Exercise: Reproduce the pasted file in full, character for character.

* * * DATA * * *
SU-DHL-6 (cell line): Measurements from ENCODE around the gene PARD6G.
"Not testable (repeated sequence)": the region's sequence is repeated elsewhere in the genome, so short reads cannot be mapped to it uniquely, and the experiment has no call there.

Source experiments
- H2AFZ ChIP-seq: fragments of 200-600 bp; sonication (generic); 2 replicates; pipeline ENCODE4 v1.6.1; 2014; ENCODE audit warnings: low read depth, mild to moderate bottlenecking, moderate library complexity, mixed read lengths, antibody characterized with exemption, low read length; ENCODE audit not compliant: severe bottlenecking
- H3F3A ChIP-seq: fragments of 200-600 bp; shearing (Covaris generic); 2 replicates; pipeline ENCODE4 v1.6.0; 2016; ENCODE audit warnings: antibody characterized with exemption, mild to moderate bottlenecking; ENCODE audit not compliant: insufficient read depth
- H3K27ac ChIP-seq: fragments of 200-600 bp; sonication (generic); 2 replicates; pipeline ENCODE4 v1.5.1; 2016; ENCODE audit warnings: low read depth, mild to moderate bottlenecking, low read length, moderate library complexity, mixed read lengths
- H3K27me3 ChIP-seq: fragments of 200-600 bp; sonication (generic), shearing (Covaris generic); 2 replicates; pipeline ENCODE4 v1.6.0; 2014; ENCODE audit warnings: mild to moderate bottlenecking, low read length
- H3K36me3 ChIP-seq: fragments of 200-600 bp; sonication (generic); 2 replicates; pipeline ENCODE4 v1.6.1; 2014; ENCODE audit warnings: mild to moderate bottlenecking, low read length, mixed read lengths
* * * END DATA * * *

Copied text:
SU-DHL-6 (cell line): Measurements from ENCODE around the gene PARD6G.
"Not testable (repeated sequence)": the region's sequence is repeated elsewhere in the genome, so short reads cannot be mapped to it uniquely, and the experiment has no call there.

Source experiments
- H2AFZ ChIP-seq: fragments of 200-600 bp; sonication (generic); 2 replicates; pipeline ENCODE4 v1.6.1; 2014; ENCODE audit warnings: low read depth, mild to moderate bottlenecking, moderate library complexity, mixed read lengths, antibody characterized with exemption, low read length; ENCODE audit not compliant: severe bottlenecking
- H3F3A ChIP-seq: fragments of 200-600 bp; shearing (Covaris generic); 2 replicates; pipeline ENCODE4 v1.6.0; 2016; ENCODE audit warnings: antibody characterized with exemption, mild to moderate bottlenecking; ENCODE audit not compliant: insufficient read depth
- H3K27ac ChIP-seq: fragments of 200-600 bp; sonication (generic); 2 replicates; pipeline ENCODE4 v1.5.1; 2016; ENCODE audit warnings: low read depth, mild to moderate bottlenecking, low read length, moderate library complexity, mixed read lengths
- H3K27me3 ChIP-seq: fragments of 200-600 bp; sonication (generic), shearing (Covaris generic); 2 replicates; pipeline ENCODE4 v1.6.0; 2014; ENCODE audit warnings: mild to moderate bottlenecking, low read length
- H3K36me3 ChIP-seq: fragments of 200-600 bp; sonication (generic); 2 replicates; pipeline ENCODE4 v1.6.1; 2014; ENCODE audit warnings: mild to moderate bottlenecking, low read length, mixed read lengths